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Right hormone-gene mix fuels society's winners

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Top Dog

The Science of Winning and Losing

By Po Bronson and Ashley Merryman

Twelve, 240 pages, $30

THE courier Federal Express was about to be stamped dead on arrival. Founder Fred Smith was down to his last $5,000.

Betting it all on blackjack at a Las Vegas casino, Smith won enough to pay the next fuel bill, keep his jets in the air and his fledgling company alive.

You would think such risky behaviour would drive his employees into finding other jobs. Instead, many workers deferred cashing their paycheques, drivers trained their wives to take over their routes if necessary and some pilots paid airport fees with their personal credit cards.

Top Dog: The Science of Winning and Losing is filled with these counter-intuitive anecdotes as authors Po Bronson and Ashley Merryman parse hundreds of physiology, psychology and business studies to identify the ingredients of a winner.

Their breezy, accessible style is backed up with impeccable references to peer-reviewed journals and authoritative books.

Bronson has written half a dozen books, including What Should I Do With My Life? Merryman has written for the Washington Post, Newsweek and others. Their previous collaboration, NurtureShock, was a bestseller in 2009.

The results of many of the studies are so contrary to common beliefs, that when initial results contradicted their hypotheses, bewildered researchers questioned their data, sometimes ordering new tests.

Among the villains to undergo an extreme makeover is testosterone. The hormone, present seven times more in males than females, is blamed, even by many guilt-ridden men, for everything from fist fights to war.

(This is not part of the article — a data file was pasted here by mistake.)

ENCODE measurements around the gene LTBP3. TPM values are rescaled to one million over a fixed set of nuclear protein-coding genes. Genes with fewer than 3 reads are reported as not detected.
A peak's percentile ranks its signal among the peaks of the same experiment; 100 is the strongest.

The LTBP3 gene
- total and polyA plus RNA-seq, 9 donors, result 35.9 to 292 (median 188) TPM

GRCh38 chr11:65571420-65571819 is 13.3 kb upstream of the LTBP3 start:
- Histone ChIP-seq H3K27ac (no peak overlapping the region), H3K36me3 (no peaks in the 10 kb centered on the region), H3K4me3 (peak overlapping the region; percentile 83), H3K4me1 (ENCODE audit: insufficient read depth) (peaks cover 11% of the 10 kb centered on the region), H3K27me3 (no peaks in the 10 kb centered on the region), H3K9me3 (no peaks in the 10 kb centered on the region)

Not entirely fair, according to the most recent research.

Testosterone increases motivation, whatever the objective, so while it does help boxers and soldiers, it also helps chess nerds win tournaments and surgeons perform complicated cancer surgery.

The COMT gene turns people into warriors or worriers.

The warriors win the Olympics, create music and invent new products.

The worriers cobble together the long-term structures and processes to make the warriors' dreams achievable.

The world needs both.

Despite the key role played by the gene, the authors caution against believing that genetics alone determines who we become.

Instead, the process is much more subtle, as genes, parents, siblings, peer groups and social environment all play off each other to create what sports psychologists call the Individual Zone of Optimal Functioning (IZOF.)

Getting into one's zone is different for everyone. Telling someone to calm down or not get angry is good advice for some, but absolutely wrong for others.

Stress, anxiety, fear and competition bring out the best in them, and provide the best results for society, but only if their environment encourages achievement.

The authors cite the former East Germany as the prime example of how the deadening hand of government control smothered even the most creative and potentially productive citizens.

However, given the authors' use of many other Olympic anecdotes, mostly glorifying American athletes, it would seem only fair that they somehow explain the many Olympic medals won by East German athletes. What was different for them?

Readers looking at the title and expecting a how-to on winning promotion or love should be reminded that the book is pop psychology, but not self-help.

Figuring out how to improve your own "psychoendocrine cocktail" so that you have more of the hormones that work with your genes and environment is up to you.

How you respond to that challenge is your first clue.

Donald Benham is director of hunger and poverty awareness at Winnipeg Harvest.

Republished from the Winnipeg Free Press print edition February 23, 2013 J8

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